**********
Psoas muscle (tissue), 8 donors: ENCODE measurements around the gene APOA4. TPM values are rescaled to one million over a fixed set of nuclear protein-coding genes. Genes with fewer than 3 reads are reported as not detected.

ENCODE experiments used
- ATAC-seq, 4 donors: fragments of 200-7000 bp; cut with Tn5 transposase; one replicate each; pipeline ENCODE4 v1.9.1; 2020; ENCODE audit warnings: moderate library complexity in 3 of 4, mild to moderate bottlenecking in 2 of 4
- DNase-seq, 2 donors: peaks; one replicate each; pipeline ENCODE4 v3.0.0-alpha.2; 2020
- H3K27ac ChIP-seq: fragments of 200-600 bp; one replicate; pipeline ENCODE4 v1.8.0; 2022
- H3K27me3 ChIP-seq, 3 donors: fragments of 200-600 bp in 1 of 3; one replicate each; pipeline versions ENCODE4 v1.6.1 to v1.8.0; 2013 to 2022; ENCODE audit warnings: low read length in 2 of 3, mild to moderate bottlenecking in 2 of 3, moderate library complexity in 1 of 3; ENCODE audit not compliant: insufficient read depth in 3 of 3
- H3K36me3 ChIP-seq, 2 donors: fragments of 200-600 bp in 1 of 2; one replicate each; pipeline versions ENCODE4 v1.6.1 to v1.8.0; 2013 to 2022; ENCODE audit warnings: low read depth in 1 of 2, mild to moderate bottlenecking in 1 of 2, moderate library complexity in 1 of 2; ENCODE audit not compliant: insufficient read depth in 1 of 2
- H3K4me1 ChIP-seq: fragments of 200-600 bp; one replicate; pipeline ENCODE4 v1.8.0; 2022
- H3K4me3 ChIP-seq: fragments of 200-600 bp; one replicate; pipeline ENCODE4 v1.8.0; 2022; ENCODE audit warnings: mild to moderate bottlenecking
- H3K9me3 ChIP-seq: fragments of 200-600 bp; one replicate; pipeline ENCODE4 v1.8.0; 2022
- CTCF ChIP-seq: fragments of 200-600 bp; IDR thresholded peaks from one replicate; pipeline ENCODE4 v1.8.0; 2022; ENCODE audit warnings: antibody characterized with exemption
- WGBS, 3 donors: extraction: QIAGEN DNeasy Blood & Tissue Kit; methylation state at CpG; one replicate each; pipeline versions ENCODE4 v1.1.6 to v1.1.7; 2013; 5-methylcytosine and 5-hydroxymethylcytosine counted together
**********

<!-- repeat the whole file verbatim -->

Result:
Psoas muscle (tissue), 8 donors: ENCODE measurements around the gene APOA4. TPM values are rescaled to one million over a fixed set of nuclear protein-coding genes. Genes with fewer than 3 reads are reported as not detected.

ENCODE experiments used
- ATAC-seq, 4 donors: fragments of 200-7000 bp; cut with Tn5 transposase; one replicate each; pipeline ENCODE4 v1.9.1; 2020; ENCODE audit warnings: moderate library complexity in 3 of 4, mild to moderate bottlenecking in 2 of 4
- DNase-seq, 2 donors: peaks; one replicate each; pipeline ENCODE4 v3.0.0-alpha.2; 2020
- H3K27ac ChIP-seq: fragments of 200-600 bp; one replicate; pipeline ENCODE4 v1.8.0; 2022
- H3K27me3 ChIP-seq, 3 donors: fragments of 200-600 bp in 1 of 3; one replicate each; pipeline versions ENCODE4 v1.6.1 to v1.8.0; 2013 to 2022; ENCODE audit warnings: low read length in 2 of 3, mild to moderate bottlenecking in 2 of 3, moderate library complexity in 1 of 3; ENCODE audit not compliant: insufficient read depth in 3 of 3
- H3K36me3 ChIP-seq, 2 donors: fragments of 200-600 bp in 1 of 2; one replicate each; pipeline versions ENCODE4 v1.6.1 to v1.8.0; 2013 to 2022; ENCODE audit warnings: low read depth in 1 of 2, mild to moderate bottlenecking in 1 of 2, moderate library complexity in 1 of 2; ENCODE audit not compliant: insufficient read depth in 1 of 2
- H3K4me1 ChIP-seq: fragments of 200-600 bp; one replicate; pipeline ENCODE4 v1.8.0; 2022
- H3K4me3 ChIP-seq: fragments of 200-600 bp; one replicate; pipeline ENCODE4 v1.8.0; 2022; ENCODE audit warnings: mild to moderate bottlenecking
- H3K9me3 ChIP-seq: fragments of 200-600 bp; one replicate; pipeline ENCODE4 v1.8.0; 2022
- CTCF ChIP-seq: fragments of 200-600 bp; IDR thresholded peaks from one replicate; pipeline ENCODE4 v1.8.0; 2022; ENCODE audit warnings: antibody characterized with exemption
- WGBS, 3 donors: extraction: QIAGEN DNeasy Blood & Tissue Kit; methylation state at CpG; one replicate each; pipeline versions ENCODE4 v1.1.6 to v1.1.7; 2013; 5-methylcytosine and 5-hydroxymethylcytosine counted together